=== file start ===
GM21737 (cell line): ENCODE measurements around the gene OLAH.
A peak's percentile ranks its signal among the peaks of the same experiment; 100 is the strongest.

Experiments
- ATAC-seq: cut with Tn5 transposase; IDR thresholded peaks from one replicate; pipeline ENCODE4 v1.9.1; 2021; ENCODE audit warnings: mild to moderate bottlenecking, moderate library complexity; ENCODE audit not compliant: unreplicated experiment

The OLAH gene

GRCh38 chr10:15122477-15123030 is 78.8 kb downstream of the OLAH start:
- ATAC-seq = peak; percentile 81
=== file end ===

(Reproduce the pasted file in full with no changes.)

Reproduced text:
GM21737 (cell line): ENCODE measurements around the gene OLAH.
A peak's percentile ranks its signal among the peaks of the same experiment; 100 is the strongest.

Experiments
- ATAC-seq: cut with Tn5 transposase; IDR thresholded peaks from one replicate; pipeline ENCODE4 v1.9.1; 2021; ENCODE audit warnings: mild to moderate bottlenecking, moderate library complexity; ENCODE audit not compliant: unreplicated experiment

The OLAH gene

GRCh38 chr10:15122477-15123030 is 78.8 kb downstream of the OLAH start:
- ATAC-seq = peak; percentile 81